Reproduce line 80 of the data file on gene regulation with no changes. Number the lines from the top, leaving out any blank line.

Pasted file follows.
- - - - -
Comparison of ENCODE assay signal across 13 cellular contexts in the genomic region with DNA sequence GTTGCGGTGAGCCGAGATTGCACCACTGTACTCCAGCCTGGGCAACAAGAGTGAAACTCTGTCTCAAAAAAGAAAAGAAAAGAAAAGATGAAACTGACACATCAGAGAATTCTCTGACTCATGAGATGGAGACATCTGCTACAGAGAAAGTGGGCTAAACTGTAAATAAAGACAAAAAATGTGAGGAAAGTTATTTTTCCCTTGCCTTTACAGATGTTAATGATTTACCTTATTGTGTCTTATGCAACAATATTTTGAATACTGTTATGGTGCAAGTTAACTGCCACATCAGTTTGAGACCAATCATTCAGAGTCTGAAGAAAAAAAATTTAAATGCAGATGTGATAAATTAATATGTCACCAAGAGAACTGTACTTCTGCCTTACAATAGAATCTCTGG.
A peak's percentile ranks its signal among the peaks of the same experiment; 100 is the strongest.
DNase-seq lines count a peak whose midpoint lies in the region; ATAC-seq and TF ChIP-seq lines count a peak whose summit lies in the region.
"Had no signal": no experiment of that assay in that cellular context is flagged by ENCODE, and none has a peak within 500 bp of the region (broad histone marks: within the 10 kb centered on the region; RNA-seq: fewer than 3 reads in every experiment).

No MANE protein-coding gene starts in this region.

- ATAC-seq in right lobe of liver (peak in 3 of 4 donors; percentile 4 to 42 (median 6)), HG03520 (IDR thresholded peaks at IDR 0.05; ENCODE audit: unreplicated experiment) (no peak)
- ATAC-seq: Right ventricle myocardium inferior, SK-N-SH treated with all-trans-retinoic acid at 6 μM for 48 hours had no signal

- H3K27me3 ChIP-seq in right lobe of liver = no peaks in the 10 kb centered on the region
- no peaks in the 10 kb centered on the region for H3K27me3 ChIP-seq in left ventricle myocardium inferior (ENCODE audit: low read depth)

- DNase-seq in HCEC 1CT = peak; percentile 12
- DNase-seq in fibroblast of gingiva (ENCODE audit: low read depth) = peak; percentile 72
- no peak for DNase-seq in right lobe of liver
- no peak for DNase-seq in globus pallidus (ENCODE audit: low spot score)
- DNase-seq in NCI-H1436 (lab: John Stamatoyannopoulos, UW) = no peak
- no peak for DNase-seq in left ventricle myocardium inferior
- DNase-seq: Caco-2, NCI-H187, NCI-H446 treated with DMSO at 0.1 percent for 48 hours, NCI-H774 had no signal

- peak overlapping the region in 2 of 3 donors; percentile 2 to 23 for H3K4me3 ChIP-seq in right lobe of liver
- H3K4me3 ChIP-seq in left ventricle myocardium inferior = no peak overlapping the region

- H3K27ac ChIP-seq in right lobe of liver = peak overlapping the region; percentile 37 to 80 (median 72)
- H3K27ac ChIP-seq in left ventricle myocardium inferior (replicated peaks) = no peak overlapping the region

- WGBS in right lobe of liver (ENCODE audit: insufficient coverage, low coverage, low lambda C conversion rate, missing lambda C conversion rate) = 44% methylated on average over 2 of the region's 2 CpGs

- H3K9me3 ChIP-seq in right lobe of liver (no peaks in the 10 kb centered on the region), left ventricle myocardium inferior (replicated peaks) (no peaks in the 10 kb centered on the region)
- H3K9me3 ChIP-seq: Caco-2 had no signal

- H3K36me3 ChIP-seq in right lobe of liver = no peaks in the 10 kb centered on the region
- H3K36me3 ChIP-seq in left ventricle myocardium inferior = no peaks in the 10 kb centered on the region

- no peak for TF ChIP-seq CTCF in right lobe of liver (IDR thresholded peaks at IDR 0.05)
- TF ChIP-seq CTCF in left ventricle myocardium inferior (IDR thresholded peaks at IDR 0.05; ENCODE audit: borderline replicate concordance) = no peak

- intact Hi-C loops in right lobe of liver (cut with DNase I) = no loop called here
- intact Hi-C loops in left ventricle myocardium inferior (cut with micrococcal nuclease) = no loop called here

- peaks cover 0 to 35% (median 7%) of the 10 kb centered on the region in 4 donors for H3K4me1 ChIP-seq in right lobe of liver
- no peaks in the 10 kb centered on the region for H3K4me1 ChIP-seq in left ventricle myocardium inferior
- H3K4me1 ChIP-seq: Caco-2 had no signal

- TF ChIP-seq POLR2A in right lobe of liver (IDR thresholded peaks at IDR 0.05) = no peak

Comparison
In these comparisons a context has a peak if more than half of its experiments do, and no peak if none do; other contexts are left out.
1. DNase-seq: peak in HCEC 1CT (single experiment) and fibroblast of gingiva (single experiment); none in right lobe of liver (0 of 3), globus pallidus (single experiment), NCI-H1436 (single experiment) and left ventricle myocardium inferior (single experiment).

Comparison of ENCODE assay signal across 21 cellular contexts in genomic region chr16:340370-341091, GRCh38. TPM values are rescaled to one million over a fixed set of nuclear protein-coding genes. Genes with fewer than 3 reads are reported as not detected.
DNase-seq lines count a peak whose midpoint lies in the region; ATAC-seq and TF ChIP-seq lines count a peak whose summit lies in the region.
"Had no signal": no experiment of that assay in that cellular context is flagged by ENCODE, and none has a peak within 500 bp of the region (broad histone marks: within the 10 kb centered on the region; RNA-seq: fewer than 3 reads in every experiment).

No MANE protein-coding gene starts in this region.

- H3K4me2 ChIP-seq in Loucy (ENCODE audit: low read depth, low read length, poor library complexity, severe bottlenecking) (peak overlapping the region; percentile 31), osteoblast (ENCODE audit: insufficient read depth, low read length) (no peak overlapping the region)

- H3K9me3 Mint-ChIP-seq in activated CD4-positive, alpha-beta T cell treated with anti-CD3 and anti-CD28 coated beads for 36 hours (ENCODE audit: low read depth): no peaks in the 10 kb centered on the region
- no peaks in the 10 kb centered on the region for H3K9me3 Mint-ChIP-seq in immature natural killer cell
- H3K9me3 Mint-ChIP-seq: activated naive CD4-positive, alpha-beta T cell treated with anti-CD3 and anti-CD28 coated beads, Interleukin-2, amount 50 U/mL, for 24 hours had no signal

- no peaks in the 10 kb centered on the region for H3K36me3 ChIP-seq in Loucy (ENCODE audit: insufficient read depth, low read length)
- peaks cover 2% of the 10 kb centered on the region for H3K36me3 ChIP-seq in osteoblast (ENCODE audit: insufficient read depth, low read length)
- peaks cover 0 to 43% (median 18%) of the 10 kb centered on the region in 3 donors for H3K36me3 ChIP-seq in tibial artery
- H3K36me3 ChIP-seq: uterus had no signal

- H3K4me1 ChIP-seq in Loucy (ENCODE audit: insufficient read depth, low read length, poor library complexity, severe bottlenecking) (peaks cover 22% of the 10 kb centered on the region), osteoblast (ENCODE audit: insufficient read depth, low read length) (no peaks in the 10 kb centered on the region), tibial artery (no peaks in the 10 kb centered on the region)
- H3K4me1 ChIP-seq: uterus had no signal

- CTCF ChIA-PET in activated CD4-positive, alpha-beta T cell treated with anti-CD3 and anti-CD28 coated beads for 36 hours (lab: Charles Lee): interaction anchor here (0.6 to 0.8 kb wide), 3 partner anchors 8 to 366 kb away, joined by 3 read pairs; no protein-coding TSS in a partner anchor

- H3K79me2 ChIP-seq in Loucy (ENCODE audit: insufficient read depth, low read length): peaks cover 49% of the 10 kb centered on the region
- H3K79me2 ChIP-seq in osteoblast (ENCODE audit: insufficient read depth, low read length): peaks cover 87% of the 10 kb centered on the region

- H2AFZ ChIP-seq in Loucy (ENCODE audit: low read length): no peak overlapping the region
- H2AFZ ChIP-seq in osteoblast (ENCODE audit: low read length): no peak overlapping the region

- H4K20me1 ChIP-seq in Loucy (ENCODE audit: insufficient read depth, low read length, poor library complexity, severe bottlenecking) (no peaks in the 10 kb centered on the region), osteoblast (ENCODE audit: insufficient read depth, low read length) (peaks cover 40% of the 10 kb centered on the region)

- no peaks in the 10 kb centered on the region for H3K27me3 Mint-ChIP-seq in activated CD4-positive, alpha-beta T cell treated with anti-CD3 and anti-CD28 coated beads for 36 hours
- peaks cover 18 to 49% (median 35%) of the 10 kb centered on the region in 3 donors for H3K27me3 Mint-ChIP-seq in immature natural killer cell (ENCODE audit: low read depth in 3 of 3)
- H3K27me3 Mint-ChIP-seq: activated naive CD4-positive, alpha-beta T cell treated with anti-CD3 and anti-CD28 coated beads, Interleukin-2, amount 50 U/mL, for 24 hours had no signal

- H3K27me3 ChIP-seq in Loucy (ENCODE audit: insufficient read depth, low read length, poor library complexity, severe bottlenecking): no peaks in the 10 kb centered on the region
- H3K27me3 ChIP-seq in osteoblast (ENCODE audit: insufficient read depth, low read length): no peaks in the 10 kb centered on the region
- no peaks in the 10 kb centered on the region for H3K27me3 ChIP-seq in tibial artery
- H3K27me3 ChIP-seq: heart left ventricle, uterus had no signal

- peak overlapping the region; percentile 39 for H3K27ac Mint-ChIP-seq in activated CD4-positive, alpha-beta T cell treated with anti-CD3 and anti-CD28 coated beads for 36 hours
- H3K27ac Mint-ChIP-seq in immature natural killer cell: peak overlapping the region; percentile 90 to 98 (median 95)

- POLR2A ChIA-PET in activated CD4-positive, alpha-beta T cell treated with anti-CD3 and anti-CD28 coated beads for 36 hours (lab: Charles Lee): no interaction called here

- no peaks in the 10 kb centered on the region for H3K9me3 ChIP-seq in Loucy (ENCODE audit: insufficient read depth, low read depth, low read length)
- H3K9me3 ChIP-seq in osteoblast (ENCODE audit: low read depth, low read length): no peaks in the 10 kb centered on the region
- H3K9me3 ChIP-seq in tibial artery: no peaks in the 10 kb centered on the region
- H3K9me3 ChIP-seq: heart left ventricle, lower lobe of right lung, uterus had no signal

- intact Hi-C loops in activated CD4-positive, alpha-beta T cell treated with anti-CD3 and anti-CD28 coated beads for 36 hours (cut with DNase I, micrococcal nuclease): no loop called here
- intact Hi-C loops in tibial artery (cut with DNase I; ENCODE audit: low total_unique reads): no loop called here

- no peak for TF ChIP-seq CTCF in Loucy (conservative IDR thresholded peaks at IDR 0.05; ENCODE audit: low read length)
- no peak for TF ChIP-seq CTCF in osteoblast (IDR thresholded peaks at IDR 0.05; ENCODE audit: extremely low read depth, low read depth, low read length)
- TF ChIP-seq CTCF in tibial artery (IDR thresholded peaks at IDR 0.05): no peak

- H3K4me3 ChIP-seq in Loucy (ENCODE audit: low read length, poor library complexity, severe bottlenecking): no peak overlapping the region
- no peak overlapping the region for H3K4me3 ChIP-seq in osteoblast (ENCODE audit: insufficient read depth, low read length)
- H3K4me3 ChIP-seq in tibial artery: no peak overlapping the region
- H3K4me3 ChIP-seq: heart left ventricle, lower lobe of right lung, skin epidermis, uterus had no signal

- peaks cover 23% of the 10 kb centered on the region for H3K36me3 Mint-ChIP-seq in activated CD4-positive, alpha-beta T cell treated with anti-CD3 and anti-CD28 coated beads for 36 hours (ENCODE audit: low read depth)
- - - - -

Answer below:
- peaks cover 23% of the 10 kb centered on the region for H3K36me3 Mint-ChIP-seq in activated CD4-positive, alpha-beta T cell treated with anti-CD3 and anti-CD28 coated beads for 36 hours (ENCODE audit: low read depth)